Friday, April 17, 2020

COVID-19 Weird Data

This post is all about anecdotal reports and my inferences.  I'll talk about possibilities, some that may sound like conspiracies, but I don't have a high confidence in any of the data or the conclusions I may draw below.  Take it for what it's worth.

First, we have China with its 85,000 total cases and 3,500 deaths.  Only one hot spot breakout (Wuhan and its province), a two month lock down, and the virus seems to disappear.  Why?  How is that possible for a reportedly quickly spreading virus significantly more contagious than the flu?  Especially when a third of the city of Wuhan left before the lock down.

Next we have Sweden.  Effectively no government ordered mitigation or lock downs.  Sure, individuals may take safety precautions.  But videos show the malls, shops and restaurants all open and well filled.  But their mortality rate is not significantly different than that in the US and nations where mitigation occurred.  And their hospitals are not overrun.  How can this be?

The epicenter seemed to move from Wuhan to southern Europe to the New York metropolitan area.  Sure, international travelers were likely to seed hot spots in those areas and probably in that order.  But there are lots of big cities around the world that get international travelers.  And China is a big exporter of everything, including travelers.  Why haven't we seen other big hot spots?  Sure, we instituted lock downs.  But those are pretty poor lock downs.  Everyone goes out for food.  The streets in New York look empty, but the roads in the rest of America where we don't use public transportation are almost as crowded as ever.  There's plenty of opportunities for an aggressive virus to spread through the rest of the world.  But where are those big hot spots?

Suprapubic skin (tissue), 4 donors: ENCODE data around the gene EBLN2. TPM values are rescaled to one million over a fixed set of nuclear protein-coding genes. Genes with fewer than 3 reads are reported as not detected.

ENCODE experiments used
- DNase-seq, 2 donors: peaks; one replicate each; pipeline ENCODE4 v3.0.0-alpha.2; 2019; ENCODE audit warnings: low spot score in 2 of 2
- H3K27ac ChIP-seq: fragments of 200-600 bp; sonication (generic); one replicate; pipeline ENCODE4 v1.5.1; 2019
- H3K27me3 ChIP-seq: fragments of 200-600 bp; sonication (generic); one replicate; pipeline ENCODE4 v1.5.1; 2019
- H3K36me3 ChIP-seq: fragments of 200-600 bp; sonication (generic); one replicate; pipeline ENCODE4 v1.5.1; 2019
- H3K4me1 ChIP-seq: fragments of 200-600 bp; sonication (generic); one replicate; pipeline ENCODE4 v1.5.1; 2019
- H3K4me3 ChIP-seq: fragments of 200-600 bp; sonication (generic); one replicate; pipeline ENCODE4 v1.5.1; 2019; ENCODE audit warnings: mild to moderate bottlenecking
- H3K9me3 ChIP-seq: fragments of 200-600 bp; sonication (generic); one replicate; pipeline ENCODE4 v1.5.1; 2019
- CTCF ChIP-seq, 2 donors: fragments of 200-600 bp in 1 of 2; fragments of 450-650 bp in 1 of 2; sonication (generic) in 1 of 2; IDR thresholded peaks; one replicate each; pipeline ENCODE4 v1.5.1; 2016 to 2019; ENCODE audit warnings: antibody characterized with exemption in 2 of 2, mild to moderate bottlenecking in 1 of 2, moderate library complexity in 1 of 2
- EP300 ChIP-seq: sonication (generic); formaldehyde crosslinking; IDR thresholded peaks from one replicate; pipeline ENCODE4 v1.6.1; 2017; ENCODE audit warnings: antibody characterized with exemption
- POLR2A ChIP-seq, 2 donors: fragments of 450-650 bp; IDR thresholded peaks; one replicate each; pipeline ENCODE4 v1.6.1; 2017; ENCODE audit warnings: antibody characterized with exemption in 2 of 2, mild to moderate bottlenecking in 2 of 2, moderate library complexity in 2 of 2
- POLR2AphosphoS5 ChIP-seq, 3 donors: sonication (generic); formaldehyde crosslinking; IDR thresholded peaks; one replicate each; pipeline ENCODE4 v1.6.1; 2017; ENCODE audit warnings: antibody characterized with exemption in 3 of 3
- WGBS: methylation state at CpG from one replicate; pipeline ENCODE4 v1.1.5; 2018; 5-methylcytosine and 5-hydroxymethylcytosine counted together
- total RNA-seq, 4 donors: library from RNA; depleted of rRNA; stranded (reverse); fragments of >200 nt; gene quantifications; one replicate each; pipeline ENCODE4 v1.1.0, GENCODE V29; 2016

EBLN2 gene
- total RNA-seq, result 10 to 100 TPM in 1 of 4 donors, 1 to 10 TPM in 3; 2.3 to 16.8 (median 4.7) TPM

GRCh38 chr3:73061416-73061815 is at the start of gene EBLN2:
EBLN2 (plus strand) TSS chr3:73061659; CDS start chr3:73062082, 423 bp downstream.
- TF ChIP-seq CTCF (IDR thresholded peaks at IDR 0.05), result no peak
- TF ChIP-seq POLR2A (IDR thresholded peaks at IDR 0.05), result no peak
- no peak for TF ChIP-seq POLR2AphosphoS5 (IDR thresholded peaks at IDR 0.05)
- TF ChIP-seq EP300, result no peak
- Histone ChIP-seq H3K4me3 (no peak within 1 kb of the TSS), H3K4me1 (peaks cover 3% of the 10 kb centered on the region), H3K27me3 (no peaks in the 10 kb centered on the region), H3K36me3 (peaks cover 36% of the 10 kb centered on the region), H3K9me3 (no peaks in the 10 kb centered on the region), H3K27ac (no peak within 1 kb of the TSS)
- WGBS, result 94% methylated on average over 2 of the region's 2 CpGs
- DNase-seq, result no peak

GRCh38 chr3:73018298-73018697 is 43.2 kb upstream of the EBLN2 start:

Then there's the ever-falling model mortality rate in the US chasing the actual mortality rate.  Sure, the models are too complex to be accurate, but you would have thought one of them would have been in the ball park.  Kind of like pollsters; someone ought to have guessed the actual outcome.  Yet, there doesn't seem to be anyone that claims their model was close.  Why?

If the data peculiarities were limited to China, I could accept that China is lying or hiding something.  Some say they couldn't hide big break outs or a vaccine or an effective therapeutic.  I'm not so sure about that.  They control the media, communications, and their Internet portal.  With international travel stopped, they could hide anything.

Let me focus on the 'rest of the world' for a moment.  They saw China, Europe, and the US be cut off from all international travel and effectively quarantined.  They have limited resources for testing, and probably average to poor hospital systems.  Why would they do extensive testing and reporting to the WHO?  So they can be the next epicenter?  Or get their own border shutdown for international travel?  With no testing, no vaccines, and no therapeutics, will they just treat patients for their symptoms like they've been doing for years?  Unless they want COVID-19 crisis support from other countries, they are not going to report themselves into the next 'epicenter.'  They are going to do as much mitigation as they can and get by.